BC Teachers’ Strike Vote a Resounding “Yes”

The teachers of B.C. have voted overwhelmingly to support strike action to back their bargaining goals of improved learning conditions for students, restored bargaining rights,
and a fair salary increase.

A total of 88.4% of British Columbia teachers voted “yes” in a
province- wide strike vote. In all, 31,740 teachers cast a ballot, of whom 27,990 voted
yes. About 80% of teachers in schools and teachers on call participated. The
previous contract, imposed through legislation, expired in June 2004.

“With this vote, our members have taken a courageous stand for
public education. I’m so very proud of them,” said Jinny Sims, president of the B.C.
Teachers’ Federation. “And we’re gratified that such a large number of
teachers participated.”

Sims said the vote demonstrates the tremendous unity amongst
teachers, and their resolute commitment to achieving improvements for their students and
their profession.

“We know from experience that classroom conditions have only
improved when teachers have taken a stand,” Sims said. “Our students have lost too much
over the last four years for teachers to stand by and allow conditions to
continue deteriorating.”

Sims announced that teachers will serve strike notice today, and
job action is set to begin next Tuesday, September 27, 2005. The first phase, a
two-week period, is designed to place pressure on the employer but maintain
regular classroom instruction and voluntary extra-curricular activities.

If no progress is made in discussions with government and the
employer, the second phase – October 11-20, 2005 – would see rotating strikes in school
districts around B.C.

In the unfortunate event that the government and the employer
remain inflexible in their positions, a full-scale withdrawal of all services would
commence October 24, 2005.

“Teachers have been very patient in the face of constant
interference by this provincial government,” Sims said. “At the bargaining table the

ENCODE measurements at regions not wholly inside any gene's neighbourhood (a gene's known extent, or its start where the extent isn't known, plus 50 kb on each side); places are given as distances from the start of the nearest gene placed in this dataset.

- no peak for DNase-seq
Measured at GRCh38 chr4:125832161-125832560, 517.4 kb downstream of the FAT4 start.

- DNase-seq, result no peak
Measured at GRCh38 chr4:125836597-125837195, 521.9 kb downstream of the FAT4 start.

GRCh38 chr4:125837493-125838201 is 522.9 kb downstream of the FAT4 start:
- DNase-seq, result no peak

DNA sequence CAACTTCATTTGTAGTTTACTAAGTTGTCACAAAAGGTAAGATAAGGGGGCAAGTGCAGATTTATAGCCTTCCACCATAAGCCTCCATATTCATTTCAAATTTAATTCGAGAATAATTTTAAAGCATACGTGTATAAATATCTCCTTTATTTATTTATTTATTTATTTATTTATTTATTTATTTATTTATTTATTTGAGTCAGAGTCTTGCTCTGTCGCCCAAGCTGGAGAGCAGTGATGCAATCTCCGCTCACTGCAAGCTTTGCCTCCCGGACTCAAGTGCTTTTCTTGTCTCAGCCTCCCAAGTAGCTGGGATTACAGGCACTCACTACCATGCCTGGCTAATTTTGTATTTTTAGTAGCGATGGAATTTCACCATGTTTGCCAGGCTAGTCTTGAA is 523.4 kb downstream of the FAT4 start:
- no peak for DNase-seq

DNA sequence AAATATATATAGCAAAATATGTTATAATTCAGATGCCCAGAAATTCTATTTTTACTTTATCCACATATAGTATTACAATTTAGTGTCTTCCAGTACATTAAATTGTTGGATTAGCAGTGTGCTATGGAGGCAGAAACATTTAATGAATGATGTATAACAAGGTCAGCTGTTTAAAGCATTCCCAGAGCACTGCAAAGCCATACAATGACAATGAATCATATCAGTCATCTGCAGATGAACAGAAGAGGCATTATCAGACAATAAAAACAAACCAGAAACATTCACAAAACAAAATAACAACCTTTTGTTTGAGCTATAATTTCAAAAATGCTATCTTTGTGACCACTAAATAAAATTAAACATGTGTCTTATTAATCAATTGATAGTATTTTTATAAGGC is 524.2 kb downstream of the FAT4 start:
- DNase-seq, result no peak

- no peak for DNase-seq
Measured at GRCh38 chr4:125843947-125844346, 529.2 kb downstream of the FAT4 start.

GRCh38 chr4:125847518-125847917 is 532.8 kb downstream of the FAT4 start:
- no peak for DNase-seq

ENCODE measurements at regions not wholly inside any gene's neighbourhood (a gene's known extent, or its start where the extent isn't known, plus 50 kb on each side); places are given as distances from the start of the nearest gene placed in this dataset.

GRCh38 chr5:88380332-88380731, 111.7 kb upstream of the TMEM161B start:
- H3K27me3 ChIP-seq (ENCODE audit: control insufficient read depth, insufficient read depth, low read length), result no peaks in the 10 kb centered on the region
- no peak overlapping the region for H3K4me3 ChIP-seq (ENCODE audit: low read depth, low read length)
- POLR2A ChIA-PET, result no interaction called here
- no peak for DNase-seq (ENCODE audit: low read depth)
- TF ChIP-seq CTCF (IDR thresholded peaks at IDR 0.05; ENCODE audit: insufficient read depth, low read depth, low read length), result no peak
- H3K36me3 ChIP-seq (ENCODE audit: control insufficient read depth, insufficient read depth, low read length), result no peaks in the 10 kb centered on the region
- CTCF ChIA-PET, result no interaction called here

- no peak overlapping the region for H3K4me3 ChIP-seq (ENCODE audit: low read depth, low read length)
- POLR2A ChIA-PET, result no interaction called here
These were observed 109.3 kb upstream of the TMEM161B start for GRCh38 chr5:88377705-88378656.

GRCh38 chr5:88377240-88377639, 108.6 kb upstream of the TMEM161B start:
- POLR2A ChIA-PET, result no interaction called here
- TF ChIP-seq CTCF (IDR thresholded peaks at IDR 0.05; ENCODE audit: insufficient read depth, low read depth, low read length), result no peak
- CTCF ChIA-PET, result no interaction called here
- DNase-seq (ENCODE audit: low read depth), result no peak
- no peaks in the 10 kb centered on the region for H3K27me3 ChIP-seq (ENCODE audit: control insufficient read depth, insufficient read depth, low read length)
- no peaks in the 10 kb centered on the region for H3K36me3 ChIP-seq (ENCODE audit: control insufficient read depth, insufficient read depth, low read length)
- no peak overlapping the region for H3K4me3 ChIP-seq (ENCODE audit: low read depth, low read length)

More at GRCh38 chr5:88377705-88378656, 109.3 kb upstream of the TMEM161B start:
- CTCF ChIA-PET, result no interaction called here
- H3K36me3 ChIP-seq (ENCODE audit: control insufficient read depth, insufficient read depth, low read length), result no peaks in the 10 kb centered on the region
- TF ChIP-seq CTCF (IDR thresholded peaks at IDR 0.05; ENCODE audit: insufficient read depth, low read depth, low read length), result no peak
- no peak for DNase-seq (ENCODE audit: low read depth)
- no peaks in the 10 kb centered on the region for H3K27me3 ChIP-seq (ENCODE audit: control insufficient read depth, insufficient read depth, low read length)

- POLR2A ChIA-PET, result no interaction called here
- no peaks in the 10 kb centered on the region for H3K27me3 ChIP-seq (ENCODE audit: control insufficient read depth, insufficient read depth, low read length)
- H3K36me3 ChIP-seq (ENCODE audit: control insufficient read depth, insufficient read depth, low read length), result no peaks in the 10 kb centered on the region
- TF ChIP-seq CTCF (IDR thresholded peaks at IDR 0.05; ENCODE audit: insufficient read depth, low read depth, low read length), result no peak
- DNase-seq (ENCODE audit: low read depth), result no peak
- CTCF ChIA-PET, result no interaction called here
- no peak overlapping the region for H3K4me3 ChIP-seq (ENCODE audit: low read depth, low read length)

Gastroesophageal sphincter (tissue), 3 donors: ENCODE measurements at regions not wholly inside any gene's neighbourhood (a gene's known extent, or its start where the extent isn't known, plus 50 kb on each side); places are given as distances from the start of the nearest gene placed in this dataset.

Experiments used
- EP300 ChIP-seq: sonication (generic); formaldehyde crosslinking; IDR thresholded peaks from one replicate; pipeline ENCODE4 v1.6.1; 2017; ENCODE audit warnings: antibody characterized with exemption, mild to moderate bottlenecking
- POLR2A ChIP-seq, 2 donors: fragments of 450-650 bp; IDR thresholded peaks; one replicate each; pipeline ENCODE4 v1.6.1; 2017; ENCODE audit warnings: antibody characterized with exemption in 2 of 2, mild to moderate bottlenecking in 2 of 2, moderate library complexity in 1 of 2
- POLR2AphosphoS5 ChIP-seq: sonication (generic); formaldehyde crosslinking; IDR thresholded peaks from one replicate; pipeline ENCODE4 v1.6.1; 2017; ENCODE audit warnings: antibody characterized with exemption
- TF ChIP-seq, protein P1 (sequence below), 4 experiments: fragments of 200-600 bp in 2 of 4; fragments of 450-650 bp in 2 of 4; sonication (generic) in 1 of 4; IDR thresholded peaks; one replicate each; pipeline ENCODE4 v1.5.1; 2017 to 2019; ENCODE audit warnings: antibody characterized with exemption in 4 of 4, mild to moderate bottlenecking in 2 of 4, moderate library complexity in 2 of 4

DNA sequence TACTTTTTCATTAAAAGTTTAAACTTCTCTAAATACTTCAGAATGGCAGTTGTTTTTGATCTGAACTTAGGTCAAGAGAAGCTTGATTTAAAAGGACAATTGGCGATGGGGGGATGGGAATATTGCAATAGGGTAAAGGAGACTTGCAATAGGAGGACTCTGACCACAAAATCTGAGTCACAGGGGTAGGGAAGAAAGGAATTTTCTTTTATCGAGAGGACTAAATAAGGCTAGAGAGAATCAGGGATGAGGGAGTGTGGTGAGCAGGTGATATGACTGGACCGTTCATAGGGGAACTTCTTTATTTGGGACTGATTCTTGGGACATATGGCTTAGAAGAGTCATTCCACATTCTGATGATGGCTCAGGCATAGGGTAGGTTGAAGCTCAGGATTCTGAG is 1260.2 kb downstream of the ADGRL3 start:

employers’ position, mandated by government, has been completely inflexible –
no improvements, no rights, and no money.”

Sims emphasized that teachers will continue to seek solutions in
the talks set up last week at the request of Labour Minister Mike de Jong.

“We are prepared to work 24-7 to find solutions that address the
needs of our students, our teachers and our profession,” Sims said. “Today teachers
have clearly stated their determination to achieve improved learning and
working conditions. We hope our message will be heard.”


6 Replies to “BC Teachers’ Strike Vote a Resounding “Yes””

  1. I am a teacher from Pitt Meadows Secondary and I think that the government is just plain wrong, please contact me with the subject “I agree” or “I disagree” and state your own opinions.

    Thank You

    Kim Manning

  2. I agree that the government is wrong and completely unfair. I’m a grade 12 student at West Vancouver Secondary. All students seem to be happy with the strike and they see it as march break int he middle of October. I just hope this whole disagreement ends soon with good and fair results.

  3. I don’t agree. I think the strike is very degrading to the Province and the country as a whole. Canada is a developed country and yet, all the workers do is go on strike. Canadians like to think that unions are so great and going on strike is something to be proud of. But they never think that this embarasses the country as whole. I heard that Canada, specifically BC, has the most number of strikes in the world. I can’t believe I’m living in a country like this. No wonder Canada is way behind in every single aspects compared to other countries, even the third world countries in Asia. They are all moving forward, and yet Canada is moving backward. Very embarassing.

  4. For Jennifer’s comment, it is because we live in a developed country that teachers in BC should have the right to strike. We live in a democratic country where people have the right to protest against what they believe in and what they support. If we do not exercise our right to protest and let the government dictate what teachers can and cannot do, then I would be afraid for this country.

  5. Do you really think teachers deserve more pay and more slacking off?
    Many teachers dont really care about students. If teachers do get more money, what do you think will happen? Students will learn better?
    certainly not.
    For what i have seen is teachers getting a unreasonable high amount of amount pay, and teachers telling students to read the text book and assigns homework and runs off on a coffee break. In fact, if teachers are like that, I think cutting their salary is more reasonable or even make a organization that evaluate teachers. And based on these evaluation is your pay.

  6. Well whether or not the teachers have a good reason to strike, the important thing is that they have the right to. The fact that BC has the most number of strikes in the world is not embarassing. It says to things, that the government is unintuitive, and that the people stand up for what they believe in. It shows that, even though democracy is being slaughtered around the world, there still exists hope. It’s about showing the government that we run this country, not them. If the rest of BC felt that teacher’s didn’t have a good reason, then they wouldn’t have had the support that they did.

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